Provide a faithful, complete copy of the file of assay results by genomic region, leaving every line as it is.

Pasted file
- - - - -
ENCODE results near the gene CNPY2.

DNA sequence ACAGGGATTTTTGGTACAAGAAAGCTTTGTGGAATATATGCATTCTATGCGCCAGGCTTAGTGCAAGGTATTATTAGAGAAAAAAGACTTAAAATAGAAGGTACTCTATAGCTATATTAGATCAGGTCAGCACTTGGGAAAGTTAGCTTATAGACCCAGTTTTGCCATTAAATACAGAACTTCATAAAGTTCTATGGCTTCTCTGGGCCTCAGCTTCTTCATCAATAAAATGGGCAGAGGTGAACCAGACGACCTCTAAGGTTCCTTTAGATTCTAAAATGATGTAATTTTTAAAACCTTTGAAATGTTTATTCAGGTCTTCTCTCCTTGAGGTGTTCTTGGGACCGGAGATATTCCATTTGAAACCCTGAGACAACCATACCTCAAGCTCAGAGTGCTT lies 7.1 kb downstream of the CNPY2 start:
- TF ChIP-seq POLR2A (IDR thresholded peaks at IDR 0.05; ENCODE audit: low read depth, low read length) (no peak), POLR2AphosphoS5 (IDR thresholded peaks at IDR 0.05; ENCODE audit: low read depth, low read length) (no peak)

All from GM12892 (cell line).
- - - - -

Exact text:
ENCODE results near the gene CNPY2.

DNA sequence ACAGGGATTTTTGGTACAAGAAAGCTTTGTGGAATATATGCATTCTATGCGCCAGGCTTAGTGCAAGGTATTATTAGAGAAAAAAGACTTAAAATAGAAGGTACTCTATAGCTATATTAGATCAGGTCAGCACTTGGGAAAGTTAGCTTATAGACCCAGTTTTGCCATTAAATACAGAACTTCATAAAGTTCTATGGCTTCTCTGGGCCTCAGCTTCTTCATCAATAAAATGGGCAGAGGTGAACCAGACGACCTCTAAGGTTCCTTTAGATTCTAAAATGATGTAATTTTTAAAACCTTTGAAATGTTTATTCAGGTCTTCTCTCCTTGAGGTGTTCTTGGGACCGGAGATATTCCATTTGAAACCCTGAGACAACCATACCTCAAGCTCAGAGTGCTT lies 7.1 kb downstream of the CNPY2 start:
- TF ChIP-seq POLR2A (IDR thresholded peaks at IDR 0.05; ENCODE audit: low read depth, low read length) (no peak), POLR2AphosphoS5 (IDR thresholded peaks at IDR 0.05; ENCODE audit: low read depth, low read length) (no peak)

All from GM12892 (cell line).